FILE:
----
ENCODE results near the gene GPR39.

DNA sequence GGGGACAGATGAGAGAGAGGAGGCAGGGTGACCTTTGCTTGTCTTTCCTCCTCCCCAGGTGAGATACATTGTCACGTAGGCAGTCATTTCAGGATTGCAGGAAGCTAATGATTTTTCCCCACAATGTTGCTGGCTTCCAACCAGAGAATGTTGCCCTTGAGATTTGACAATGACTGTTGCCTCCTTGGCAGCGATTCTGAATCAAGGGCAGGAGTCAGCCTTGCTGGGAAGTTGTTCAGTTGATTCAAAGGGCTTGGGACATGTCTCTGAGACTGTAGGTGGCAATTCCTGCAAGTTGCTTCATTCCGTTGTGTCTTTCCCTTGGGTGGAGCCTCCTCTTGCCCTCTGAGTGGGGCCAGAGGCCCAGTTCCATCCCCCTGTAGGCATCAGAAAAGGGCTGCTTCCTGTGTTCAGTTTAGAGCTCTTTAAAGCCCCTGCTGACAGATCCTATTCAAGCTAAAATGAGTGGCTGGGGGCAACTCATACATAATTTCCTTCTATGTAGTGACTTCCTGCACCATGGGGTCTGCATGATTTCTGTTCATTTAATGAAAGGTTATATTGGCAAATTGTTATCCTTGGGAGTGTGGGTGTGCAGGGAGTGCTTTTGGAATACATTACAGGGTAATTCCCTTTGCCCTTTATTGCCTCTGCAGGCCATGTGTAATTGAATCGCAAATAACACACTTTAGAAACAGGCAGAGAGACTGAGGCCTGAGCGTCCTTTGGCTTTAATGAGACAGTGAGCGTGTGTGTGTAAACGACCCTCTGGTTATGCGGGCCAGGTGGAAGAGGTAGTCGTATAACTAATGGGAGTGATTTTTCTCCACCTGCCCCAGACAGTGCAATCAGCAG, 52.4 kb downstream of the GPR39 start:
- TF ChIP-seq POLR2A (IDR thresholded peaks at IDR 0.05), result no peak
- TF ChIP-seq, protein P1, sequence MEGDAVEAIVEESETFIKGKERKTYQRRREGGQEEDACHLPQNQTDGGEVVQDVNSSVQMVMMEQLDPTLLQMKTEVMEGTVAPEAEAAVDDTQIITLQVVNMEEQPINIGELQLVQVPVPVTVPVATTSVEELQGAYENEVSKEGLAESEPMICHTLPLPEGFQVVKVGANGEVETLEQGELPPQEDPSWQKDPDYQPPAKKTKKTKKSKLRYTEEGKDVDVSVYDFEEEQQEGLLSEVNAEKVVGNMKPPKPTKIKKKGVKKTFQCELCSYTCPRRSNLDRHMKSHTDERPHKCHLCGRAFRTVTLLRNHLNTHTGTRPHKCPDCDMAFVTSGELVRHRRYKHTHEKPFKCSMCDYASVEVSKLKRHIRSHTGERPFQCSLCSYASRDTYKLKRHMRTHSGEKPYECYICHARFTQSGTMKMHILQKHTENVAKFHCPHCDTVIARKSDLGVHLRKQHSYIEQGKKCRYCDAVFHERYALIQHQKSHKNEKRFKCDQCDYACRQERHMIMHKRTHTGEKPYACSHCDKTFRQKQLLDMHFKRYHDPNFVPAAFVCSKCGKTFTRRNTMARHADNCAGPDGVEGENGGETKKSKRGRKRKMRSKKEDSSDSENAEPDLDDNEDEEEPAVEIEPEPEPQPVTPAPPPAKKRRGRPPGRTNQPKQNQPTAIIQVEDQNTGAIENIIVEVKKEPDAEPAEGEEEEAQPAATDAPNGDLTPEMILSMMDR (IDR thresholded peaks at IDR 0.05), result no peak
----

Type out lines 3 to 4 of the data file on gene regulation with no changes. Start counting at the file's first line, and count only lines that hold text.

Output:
- TF ChIP-seq POLR2A (IDR thresholded peaks at IDR 0.05), result no peak
- TF ChIP-seq, protein P1, sequence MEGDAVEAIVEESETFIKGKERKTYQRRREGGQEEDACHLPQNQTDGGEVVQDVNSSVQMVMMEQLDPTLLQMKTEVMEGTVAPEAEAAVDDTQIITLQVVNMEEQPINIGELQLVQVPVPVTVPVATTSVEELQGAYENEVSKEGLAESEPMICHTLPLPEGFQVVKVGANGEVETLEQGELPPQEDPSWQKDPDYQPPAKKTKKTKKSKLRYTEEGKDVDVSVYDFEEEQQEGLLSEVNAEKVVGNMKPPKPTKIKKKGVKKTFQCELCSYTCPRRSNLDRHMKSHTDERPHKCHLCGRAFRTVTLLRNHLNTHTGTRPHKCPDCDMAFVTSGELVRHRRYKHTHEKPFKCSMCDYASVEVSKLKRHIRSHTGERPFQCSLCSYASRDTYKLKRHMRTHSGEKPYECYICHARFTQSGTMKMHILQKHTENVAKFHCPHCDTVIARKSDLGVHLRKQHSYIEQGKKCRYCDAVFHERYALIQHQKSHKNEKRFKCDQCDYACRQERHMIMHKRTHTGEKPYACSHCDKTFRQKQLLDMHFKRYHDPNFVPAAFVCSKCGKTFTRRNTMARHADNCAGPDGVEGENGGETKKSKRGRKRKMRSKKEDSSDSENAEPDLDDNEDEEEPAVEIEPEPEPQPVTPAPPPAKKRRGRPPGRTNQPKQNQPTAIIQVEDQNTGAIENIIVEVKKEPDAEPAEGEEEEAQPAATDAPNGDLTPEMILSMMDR (IDR thresholded peaks at IDR 0.05), result no peak